April is Child Abuse Prevention Month

Child abuse has been going on for centuries and the statistics aren’t getting any better. The fact is, as long as men believe their wives and children are their property, domestic and child abuse will never be eliminated. This belief breaks my heart and it goes against all religious and civil principles know to humans.

Abused children are too young to understand why they’re being hurt. Many children, in fact, take on the responsibility for being hurt. We need to put the responsibility where it belongs — on the men and women who abuse and neglect their children.

Here are some chilling stats:

Scope of the Child Abuse Issue

Children are suffering from a hidden epidemic of child abuse and neglect. It’s a widespread war against our children that we have the power to stop, and understanding the issue is the first step. Just how bad is the issue of child abuse in the United States?

Every year more than 3.6 million referrals are made to child protection agencies involving more than 6.6 million children (a referral can include multiple children).

A report of child abuse is made every ten seconds.

Yearly, referrals to state child protective services involve 6.6 million children, and around 3.2 million of those children are subject to an investigated report.

[Source: https://www.childhelp.org/child-abuse-statistics/]

What really angers me is this:

The United States has one of the worst records among industrialized nations – losing on average between four and seven children every day to child abuse and neglect.

How can this be happening in our so-called civilized culture? It happens because it’s a devastating secret that needs to be exposed. AND, let’s not condemn the children who do break the family secret, which is another form of child abuse.

If you are or have been sexually, physically, and emotional abused you need to know two lifesaving things: YOU ARE NOT RESPONSIBLE FOR THE ABUSE! GET HELP IMMEDIATELY!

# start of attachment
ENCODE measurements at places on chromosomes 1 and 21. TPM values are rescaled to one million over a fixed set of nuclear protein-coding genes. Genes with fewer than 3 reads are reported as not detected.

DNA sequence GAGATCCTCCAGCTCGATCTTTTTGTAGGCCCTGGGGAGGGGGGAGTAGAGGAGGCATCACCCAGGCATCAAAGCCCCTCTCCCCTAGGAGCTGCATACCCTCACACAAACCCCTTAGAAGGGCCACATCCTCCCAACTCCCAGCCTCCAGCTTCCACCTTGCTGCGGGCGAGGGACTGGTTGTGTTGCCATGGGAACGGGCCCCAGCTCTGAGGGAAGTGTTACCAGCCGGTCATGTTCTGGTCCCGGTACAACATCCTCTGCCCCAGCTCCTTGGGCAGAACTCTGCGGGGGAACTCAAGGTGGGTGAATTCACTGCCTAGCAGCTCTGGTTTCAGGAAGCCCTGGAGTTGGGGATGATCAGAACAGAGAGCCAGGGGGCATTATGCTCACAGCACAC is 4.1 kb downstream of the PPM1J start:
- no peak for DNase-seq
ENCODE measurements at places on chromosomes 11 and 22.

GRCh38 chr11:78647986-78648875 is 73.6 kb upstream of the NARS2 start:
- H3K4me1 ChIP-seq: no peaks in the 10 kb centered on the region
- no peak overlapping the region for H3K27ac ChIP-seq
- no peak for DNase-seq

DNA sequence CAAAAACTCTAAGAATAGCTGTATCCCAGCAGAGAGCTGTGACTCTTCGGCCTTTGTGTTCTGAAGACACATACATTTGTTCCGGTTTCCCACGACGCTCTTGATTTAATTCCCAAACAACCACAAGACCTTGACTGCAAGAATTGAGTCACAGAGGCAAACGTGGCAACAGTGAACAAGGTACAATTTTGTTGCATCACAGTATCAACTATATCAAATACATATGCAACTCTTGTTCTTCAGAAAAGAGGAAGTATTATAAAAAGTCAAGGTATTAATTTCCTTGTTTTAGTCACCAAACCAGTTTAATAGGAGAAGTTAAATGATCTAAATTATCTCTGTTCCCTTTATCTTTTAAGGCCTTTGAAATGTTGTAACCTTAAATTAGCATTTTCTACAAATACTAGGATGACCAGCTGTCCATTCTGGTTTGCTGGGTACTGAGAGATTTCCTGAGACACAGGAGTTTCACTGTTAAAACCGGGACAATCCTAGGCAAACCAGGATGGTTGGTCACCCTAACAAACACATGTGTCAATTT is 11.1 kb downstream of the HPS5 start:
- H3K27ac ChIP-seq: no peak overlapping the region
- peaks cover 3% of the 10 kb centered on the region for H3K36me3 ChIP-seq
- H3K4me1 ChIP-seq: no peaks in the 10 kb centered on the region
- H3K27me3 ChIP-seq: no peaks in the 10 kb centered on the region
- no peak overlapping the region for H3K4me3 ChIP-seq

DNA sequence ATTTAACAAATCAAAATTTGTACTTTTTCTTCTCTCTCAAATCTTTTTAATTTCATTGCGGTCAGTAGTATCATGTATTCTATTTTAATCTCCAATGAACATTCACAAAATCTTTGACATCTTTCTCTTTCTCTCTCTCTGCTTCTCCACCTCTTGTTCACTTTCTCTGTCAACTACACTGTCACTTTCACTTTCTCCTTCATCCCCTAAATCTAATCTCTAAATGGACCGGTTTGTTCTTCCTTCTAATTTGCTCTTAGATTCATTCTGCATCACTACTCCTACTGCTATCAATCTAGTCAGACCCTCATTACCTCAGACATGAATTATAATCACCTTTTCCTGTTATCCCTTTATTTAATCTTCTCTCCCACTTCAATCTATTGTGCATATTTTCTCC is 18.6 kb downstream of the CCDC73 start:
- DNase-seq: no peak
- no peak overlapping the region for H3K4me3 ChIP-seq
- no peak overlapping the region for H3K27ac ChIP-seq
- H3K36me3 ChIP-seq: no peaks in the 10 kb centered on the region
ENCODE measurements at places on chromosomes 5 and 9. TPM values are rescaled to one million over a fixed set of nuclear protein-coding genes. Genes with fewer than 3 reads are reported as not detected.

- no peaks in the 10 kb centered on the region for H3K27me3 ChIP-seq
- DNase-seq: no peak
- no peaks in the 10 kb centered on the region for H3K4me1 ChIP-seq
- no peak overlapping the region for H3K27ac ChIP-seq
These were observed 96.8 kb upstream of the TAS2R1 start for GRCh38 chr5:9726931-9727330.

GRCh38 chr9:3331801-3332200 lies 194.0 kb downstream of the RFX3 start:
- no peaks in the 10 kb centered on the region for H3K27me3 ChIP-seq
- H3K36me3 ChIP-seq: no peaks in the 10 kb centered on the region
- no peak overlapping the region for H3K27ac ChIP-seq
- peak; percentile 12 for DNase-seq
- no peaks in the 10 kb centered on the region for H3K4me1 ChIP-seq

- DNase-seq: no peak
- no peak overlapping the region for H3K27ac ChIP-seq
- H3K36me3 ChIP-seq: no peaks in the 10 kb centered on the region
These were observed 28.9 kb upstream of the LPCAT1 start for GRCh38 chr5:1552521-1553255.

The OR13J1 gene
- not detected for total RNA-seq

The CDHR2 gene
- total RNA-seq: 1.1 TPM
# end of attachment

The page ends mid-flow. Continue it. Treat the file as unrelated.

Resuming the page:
Let’s eliminate this widespread war against our children. They can’t help themselves so we must. If you know of a child who’s being abused, immediately contact your local police.

Five children die from abuse or neglect every day in the United States.

Help me stop child abuse. April is Child Abuse prevention month. What can you do to help our children?

Never give up!



Please follow and like us:

Why I Lied

angel-1807726_1280As a child I made snow angels below my bedroom window to keep me protected. I needed to do this because Dad would sometimes come into my bedroom and do bad things to me. When morning came I was always comforted to see my snow angel right where I made her.

But one winter morning, I looked out the window and my snow angel was gone.

Dad had come into the bedroom the night before and hurt me. I so needed the comfort of my snow angel but there was no sign of her. “I’m a bad girl,” I remembered saying to myself. I must have failed my snow angel because she left.

Children sexually and physically abused by a parent think they are responsible for what they believe is punishment for “being bad.” Their minds are too young to call it “sex” — or, more correctly, “rape.” The only reason I could think of when my Dad abused me was that I was bad. I told lies because he threatened to hurt my Mom if I revealed “our secret.” As I grew, I told a lot of lies to cover up the truth. The simple truth was that I didn’t want my Dad to hurt my Mom. I loved her so much and the thought of her being hurt — deeply and horribly haunted me.

I told lies to protect myself never imagining I was harming myself more by lying. It was a cruel cycle and it continued for decades. At one point I realized that nobody believed my lies BUT, they didn’t want to believe the truth either. 

I had to learn to forgive myself for the lies and this in no way was easy. I now know that telling the truth is healthier than telling lies. I continue to tell the truth in all my relationships.

My snow angel didn’t fail me. The wind whisked her off to protect other children in my town.

Snow angels never give up!

If you have a comment about this blog, please do so in the space provided. Healing from child abuse is one of the best ways to strengthen your immune system. Don’t let secrets make you sick!!!

Please follow and like us:

Terror Starts in the Home (Part 2)


person-110305_640He was regularly beaten by his father and his mother told him a million times how worthless he was. At 10 years old he knew what hunger was and fear. His life was filled with disappointments and arguments while he slept on an old mattress in a broken down house. He had one wish – a death wish.

His anger grew with every insult and his hatred soared out of control. He was going to get revenge for his suffering and he knew just how he’d do it. He worked on his plan for years and he named his victims. Other people would get in the way but he didn’t care. The truth was nobody cared for him. He’d show them what they did to him.

He had one wish – a death wish.